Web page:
In this final post on the British Museum's 'Life and Death in Pompeii and Herculaneum' exhibition, we turn to look at the accompanying book of the same name. This hefty volume, written by the exhibition curator, Paul Roberts, is a work of art well worth the asking price. Over the course of 320 glossy pages, Roberts reconstructs the daily lives of the people who once inhabited Pompeii and Herculaneum. The objects of the exhibition feature heavily in the form of 400 photographs and figures, used to great effect to illustrate points and support arguments. For the academic and the intrigued, footnotes are used extensively, allowing you to follow up on Roberts' assertions and get into the nitty gritty of Roman history. For this reason, the book is a must-have for both casual readers and academics alike.
After beginning with a brief introduction of the Vesuvian sites, we are taken inside the city walls and dropped off outside a Roman house. Throughout the course of the book, Roberts acts as our guide, starting first with the shops, then the atrium, the bedroom, the garden, the dining room, the kitchens, toilets, and baths. The book's real emphasis is on life inside the Roman household - sure, we're told about how the rooms were decorated, but we're also told how people might dress or do their hair, or who did the cooking and how they did it. Everybody gets a look in, from the slaves and urban poor to the merchants and magistrates who ruled the towns. We finish, as might be expected, with a chapter on the eruption, meeting some of those unfortunate souls who fell victim to the volcano's blast.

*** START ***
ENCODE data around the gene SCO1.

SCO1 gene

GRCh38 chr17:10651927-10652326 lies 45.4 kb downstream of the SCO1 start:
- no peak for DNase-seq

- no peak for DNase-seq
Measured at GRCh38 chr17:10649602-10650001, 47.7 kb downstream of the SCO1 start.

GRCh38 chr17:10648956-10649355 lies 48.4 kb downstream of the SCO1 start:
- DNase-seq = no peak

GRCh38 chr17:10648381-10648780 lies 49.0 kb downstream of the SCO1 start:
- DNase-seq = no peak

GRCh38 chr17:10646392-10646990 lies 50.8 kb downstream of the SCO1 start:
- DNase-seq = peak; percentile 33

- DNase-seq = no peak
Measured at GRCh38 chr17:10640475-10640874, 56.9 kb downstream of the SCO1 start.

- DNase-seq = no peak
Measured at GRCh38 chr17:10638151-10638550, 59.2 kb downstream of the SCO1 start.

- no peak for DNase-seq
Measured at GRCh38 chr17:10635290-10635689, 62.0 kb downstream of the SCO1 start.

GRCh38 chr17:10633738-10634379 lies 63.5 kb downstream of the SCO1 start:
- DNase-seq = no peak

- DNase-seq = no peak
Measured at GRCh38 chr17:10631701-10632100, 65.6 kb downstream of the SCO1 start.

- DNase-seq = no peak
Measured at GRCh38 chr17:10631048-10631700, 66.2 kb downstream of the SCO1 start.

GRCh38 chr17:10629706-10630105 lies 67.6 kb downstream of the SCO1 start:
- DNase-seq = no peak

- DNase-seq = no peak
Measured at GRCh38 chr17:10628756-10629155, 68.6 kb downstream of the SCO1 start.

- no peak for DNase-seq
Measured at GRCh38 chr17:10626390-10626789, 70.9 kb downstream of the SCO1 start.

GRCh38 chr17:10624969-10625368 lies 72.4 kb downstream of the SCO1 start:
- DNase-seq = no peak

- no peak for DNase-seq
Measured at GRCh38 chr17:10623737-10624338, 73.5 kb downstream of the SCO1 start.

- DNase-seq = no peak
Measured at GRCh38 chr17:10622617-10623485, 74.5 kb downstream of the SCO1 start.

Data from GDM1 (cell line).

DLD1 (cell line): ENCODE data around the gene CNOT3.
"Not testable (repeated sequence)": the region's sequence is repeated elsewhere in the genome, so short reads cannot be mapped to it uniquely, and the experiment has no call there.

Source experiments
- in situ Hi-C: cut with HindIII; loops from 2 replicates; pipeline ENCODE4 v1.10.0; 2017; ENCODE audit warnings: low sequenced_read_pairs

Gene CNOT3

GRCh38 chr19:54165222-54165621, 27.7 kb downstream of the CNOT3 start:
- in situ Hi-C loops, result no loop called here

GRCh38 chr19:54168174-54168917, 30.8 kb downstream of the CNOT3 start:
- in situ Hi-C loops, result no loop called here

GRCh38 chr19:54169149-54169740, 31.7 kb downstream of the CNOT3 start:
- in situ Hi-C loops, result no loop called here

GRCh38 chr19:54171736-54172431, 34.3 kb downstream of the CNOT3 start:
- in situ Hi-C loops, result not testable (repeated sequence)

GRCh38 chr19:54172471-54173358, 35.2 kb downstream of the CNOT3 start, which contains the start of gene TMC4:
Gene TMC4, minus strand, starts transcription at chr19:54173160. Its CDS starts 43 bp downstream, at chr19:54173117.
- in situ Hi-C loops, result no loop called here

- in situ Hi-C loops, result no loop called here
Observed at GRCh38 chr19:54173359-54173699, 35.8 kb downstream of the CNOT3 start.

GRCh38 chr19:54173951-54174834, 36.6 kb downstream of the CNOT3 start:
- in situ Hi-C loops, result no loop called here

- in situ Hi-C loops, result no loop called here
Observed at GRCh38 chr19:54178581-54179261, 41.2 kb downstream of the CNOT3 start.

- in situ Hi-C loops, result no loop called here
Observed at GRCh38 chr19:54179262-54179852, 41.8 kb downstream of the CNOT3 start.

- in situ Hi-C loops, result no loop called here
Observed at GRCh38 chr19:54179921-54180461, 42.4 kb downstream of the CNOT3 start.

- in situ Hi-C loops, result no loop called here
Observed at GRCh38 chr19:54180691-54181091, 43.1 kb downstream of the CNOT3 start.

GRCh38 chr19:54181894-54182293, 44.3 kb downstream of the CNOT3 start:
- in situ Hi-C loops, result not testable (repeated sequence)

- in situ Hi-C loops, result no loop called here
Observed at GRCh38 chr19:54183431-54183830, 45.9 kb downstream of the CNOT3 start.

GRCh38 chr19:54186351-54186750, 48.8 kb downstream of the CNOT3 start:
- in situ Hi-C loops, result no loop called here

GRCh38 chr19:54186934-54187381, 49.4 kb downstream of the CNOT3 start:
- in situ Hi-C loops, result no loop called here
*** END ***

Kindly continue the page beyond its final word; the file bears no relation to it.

Benefiting from beautiful pictures, a wealth of scholarship, and the most up-to-date research, 'Life and Death in Pompeii and Herculaneum' provides one of the best introductions to both the Vesuvian sites and day-to-day Roman life I've yet encountered. If you can visit the exhibition, this book builds beautifully upon what you've already seen. For those who can't, it's a worthy alternative to trekking to London, showing you the best that the exhibition has to offer without the hustle and bustle of the crowds. With so much on offer, it's all too easy to lose a few hours turning page after page after page.